Months after the body of a pensioner was discovered on Saddleworth Moor the circumstances of his lonely death raise more questions than answers.
Since December 12 there has been a body lying on a slab in Royal Oldham Hospital morgue. It is that of a man close to 6ft, aged somewhere between 65 and 75, fair-skinned with blue eyes and receding grey hair. Aside from these particulars he currently has no name, no family, and no home.
The technicians have taken to calling him “Neil Dovestone” after the name of the reservoir on Saddleworth Moor near to where he was found. Even those used to bringing out the dead feel uneasy spending so long with an untitled corpse.
What began, police presumed, with a simple missing person case on a foul Saturday morning three months ago has since turned into one of the great riddles this desolate landscape has ever witnessed.
Detectives have trawled through historical records dating back to 1949 and made inquiries stretching as far as Pakistan, but still they are none the wiser as to who this mystery man was and why his life came to an end on the moors. Even a major breakthrough in the investigation this week has raised more questions than answers.
On the morning of December 11 the man was picked up on CCTV walking towards Ealing Broadway tube station from the southern part of the west London borough. Police still do not know his movements prior to that. He was wearing a white shirt, blue jumper, corduroy trousers, beige overcoat and black slip-on shoes with a fresh lick of polish.
At Ealing Broadway he bought a tube ticket to London Euston, arriving at 9.50am. From here he purchased a return ticket to Manchester Piccadilly and boarded the 10am train. Once the train arrived at the station at 12.07pm, he spent 56 minutes wandering about, visiting Boots and Marks & Spencer and buying a sandwich. Then he left the station and disappeared from CCTV range.
At 2pm he walked into the Clarence Hotel pub in Greenfield and asked landlord Mel Robinson in a polite, placeless accent for directions to the “top of the mountain”. Despite being warned it would soon be dark he set off towards the hills overlooked by the towering 1,500ft rock formation called Wimberry Stones, known locally as Indian’s Head. He ascended past the Dovestone Reservoir and along a moorland path leading towards the summit, where he was spotted by two witnesses along the way. The last sighting of him was at 4pm, about three quarters of the way up, as darkness rolled in and temperatures plunged.
His body was discovered the next day at 10.45am by a cyclist who was out on the hills despite howling winds and terrible rain. He was lying 5ft from the path with his feet pointing downhill. In his pockets all police found was £130 in £10 denominations, the three train tickets and a vial of thyroxine sodium (a harmless drug taken to treat underactive thyroid glands) with the label written in Urdu.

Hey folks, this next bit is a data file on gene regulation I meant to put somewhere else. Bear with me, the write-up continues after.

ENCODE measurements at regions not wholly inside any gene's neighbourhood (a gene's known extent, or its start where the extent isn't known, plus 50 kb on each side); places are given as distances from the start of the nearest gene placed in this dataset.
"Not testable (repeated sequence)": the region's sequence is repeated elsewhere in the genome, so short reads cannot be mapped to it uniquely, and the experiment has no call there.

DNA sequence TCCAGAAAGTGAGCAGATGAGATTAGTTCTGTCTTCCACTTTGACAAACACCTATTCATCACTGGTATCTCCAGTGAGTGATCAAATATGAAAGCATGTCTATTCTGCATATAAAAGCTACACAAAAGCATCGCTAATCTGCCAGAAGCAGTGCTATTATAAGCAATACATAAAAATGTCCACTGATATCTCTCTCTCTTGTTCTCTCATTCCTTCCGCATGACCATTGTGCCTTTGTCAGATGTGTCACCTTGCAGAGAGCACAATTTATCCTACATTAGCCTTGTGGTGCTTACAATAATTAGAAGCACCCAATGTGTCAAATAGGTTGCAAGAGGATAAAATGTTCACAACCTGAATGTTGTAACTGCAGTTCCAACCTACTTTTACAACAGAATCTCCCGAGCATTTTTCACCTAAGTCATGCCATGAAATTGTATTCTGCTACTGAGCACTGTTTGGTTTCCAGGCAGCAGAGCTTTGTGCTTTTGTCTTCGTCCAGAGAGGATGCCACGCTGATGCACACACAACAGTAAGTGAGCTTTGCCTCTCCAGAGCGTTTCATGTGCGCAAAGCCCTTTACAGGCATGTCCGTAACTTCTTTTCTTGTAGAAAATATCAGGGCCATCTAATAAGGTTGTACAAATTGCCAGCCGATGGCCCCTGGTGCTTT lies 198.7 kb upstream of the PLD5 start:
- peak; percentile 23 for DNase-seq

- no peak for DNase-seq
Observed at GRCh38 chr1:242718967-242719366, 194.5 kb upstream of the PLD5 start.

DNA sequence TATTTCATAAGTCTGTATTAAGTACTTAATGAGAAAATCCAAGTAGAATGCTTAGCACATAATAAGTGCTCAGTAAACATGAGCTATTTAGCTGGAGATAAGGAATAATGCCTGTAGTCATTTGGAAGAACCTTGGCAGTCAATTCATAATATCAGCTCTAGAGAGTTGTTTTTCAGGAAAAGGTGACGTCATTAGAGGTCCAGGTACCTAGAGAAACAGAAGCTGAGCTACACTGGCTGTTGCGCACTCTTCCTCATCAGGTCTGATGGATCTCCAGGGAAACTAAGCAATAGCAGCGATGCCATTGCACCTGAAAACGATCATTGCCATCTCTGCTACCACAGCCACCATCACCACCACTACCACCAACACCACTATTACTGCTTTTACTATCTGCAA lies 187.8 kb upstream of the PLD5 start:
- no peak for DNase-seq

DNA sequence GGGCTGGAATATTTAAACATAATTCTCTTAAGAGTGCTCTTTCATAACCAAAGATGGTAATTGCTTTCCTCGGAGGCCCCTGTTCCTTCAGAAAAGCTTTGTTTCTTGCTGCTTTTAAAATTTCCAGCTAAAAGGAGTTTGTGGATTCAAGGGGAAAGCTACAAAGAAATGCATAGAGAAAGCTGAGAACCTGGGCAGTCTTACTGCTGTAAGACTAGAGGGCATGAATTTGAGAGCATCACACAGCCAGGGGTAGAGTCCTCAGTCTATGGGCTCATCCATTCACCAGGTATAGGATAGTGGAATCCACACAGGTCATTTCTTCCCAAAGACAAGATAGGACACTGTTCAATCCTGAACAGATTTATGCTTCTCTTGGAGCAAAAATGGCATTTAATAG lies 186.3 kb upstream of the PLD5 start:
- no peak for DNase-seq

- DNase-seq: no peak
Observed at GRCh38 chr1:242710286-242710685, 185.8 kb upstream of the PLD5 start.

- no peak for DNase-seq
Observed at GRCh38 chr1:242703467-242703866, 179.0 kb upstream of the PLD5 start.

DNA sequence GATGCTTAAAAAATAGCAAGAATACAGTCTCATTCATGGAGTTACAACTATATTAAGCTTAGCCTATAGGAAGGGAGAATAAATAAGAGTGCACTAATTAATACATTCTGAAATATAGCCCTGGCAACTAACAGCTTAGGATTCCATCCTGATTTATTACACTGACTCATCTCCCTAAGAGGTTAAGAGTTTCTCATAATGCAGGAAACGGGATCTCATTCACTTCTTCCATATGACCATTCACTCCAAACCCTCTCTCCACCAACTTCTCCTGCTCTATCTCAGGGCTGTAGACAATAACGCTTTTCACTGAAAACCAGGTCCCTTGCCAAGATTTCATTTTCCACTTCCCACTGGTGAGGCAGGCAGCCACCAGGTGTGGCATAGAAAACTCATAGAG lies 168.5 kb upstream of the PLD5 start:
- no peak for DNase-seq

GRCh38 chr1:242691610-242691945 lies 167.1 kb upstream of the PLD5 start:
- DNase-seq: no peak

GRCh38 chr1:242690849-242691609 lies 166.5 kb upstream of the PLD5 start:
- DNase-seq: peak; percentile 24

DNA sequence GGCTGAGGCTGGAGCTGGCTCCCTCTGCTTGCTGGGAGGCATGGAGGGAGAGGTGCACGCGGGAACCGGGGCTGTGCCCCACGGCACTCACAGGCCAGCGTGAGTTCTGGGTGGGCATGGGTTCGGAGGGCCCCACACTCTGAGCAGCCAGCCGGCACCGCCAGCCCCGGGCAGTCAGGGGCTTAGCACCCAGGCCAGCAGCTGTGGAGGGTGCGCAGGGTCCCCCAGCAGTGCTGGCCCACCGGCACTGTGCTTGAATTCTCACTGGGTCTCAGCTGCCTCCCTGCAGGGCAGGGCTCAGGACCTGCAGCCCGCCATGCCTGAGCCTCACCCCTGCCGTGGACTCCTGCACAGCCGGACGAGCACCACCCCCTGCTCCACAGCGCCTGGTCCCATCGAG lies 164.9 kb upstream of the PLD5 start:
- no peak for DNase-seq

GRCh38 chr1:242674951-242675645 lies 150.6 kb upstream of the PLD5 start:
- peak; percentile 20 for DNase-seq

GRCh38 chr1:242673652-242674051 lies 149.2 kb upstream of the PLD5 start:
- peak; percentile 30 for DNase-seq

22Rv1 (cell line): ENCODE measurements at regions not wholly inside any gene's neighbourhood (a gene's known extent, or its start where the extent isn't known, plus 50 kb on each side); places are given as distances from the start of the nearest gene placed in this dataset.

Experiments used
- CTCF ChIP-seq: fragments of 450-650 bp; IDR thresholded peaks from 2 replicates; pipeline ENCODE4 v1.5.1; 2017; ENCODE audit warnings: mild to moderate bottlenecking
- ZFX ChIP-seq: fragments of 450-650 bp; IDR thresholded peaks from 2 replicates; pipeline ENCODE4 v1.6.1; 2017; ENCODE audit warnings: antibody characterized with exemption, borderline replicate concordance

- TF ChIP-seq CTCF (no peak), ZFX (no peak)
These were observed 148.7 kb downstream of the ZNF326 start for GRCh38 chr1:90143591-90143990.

Police describe him as white, of slim build, with a receding hairline with grey hair to the side and back. He had a large nose, which may have been previously broken, and was clean shaven.
He wore a heavy brown jacket, blue jumper, white long-sleeve shirt, blue corduroy trousers and black slip-on shoes.
It has now been confirmed that he suffered strychnine poisoning. Strychnine is a highly toxic odourless alkaloid used as a pesticide, particularly to kill rodents.
Greater Manchester police continue to appeal for help to identify the man after running into a series of dead ends.
The moors murders
His body was found close to the location of the discovery of the moors murder victims in the 1960’s.
The Moors murders were carried out by Ian Brady and Myra Hindley between July 1963 and October 1965, in and around what is now Greater Manchester, England. The victims were five children aged between 10 and 17—Pauline Reade, John Kilbride, Keith Bennett, Lesley Ann Downey and Edward Evans—at least four of whom were sexually assaulted.
The murders are so named because two of the victims were discovered in graves dug on Saddleworth Moor; a third grave was discovered on the moor in 1987, more than 20 years after Brady and Hindley’s trial in 1966. The body of a fourth victim, Keith Bennett, is also suspected to be buried there, but despite repeated searches it remains undiscovered.
Saddleworth Moor plane crash
The man, could have had family link to crash on Saddleworth Moor that killed 24 in 1949, police believe.
The 1949 Manchester DC-3 accident occurred when a twin-engined British European Airways Douglas DC-3 (registration: G-AHCY) crashed in the Moors. The accident killed 24 of the passengers and crew on board.
Det Sgt John Coleman said: “We know there was a plane crash there in 1949 with 32 passengers and the majority died. Amongst the people that survived were two children – Michael Prestwich, who was two, and five-year-old Stephen Evans.
“Could he have been one of the children on the plane? Or could he be a relative of one of the flight crew or passengers? We have no evidence to support this yet but it’s just another line of inquiry.”